A recent report by management consultancy PwC offers some potential answers. . . 10 of them, in fact. . .
Senior executives recognise that disruption is causing major market shifts, but when it comes to actually doing something about it, the right strategy can be difficult to find. Luckily, they aren’t short of options. In a recently published report , PwC offers 10 detailed principles to aid businesses in planning for the new digital age. The report was written as a guide for businesses, offering the company’s perspective on how to successfully understand and respond to disruption. It begins by defining disruption as a shift in profitability from a prevailing business model to another. During this shift, dominant companies can lose their market share to startups. This type of disruption is driven by digital technology, and that’s what companies have to get to grips with. So how can they do it?
How do you solve a problem like disruption?
Firstly, businesses are advised to embrace new logic, which essentially means viewing each challenge from an upstart as a learning experience, working out how to offer better value. The second point is to start now, and move deliberately. This involves balancing overestimation with underestimation, and move fast when the time is right. The third suggestion made by the report is to focus on your right to win. In other words, don’t completely abandon a business model until there is a high likelihood that the new one will be successful. The fourth point explains the importance of creating your customer’s future. In the words of Steve Jobs, companies need to work out what their customers want before they do. The fifth suggestion reminds businesses to think carefully about costing, using price to drive demand. The next strategy advises the creation of profit from overlooked assets, like products, skills, spaces and computing power. Number seven on PwC’s list is to control your part of the platform… Know what your business is best at, but make use of others’ applications and services where necessary. This ties in to the eighth point – integrate, don’t isolate. Projects should be embedded to improve their chance of success. The penultimate piece of advice is to challenge the rules, stepping outside of the box to catalyse change in legislation. Last but not least, businesses should define a new way of working. This is difficult to achieve as it means combining skills that are traditionally separate, but can deliver useful insights and a fresh way of approaching problems.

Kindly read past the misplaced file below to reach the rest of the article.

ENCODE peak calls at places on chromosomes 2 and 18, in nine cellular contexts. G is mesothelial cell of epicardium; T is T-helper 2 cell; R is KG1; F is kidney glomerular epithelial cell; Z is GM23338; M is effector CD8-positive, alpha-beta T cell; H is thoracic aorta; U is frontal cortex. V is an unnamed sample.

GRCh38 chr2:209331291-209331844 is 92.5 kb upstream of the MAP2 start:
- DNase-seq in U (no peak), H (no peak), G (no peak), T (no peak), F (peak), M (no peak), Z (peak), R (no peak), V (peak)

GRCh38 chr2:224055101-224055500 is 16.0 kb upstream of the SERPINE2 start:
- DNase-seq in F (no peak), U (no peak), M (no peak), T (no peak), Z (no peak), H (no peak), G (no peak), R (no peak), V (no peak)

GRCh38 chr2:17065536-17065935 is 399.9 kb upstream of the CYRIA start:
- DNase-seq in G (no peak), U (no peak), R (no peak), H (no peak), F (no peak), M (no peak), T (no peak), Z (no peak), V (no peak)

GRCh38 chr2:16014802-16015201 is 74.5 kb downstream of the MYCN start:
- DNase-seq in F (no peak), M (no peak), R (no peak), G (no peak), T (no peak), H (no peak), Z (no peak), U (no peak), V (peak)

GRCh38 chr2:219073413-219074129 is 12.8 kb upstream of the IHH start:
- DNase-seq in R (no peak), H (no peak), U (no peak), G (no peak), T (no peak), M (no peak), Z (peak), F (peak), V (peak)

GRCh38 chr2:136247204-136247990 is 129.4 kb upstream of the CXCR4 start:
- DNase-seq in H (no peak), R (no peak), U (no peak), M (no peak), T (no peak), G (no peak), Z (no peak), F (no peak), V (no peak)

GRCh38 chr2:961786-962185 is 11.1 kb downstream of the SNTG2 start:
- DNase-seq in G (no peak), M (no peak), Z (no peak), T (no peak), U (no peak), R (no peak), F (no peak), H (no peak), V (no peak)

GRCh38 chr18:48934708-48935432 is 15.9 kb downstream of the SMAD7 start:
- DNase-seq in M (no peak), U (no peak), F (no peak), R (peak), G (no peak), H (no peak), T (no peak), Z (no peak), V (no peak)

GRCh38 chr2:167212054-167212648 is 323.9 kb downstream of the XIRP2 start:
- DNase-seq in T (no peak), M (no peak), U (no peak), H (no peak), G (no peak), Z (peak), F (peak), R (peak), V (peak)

The report gives a number of examples where businesses have been successful (or otherwise) in implementing these strategies. Amazon, of course, is an expert at moving deliberately. They persistently pursue disruptive innovation, staying ahead of competitors. PetSmart developed a greater right to win when they acquired pet supply site Chewy, combining digital sales to create a clearer identity. Numerous sharing economy businesses have developed a competitive model by utilising unused assets from expertise to physical objects. Tesla, of course, has constantly challenged the rules of the roads. Of course, navigating disruption can lead down some dangerous paths. Telecommunications giant Ericsson learnt this the hard way when they set up a spin-off digital highway called the AXE-N project that cost the company billions before it was shut down. Even with a prescribed list of potential strategies, risks need to be taken. It’s the prerogative of business leaders to decide which risks are worth taking.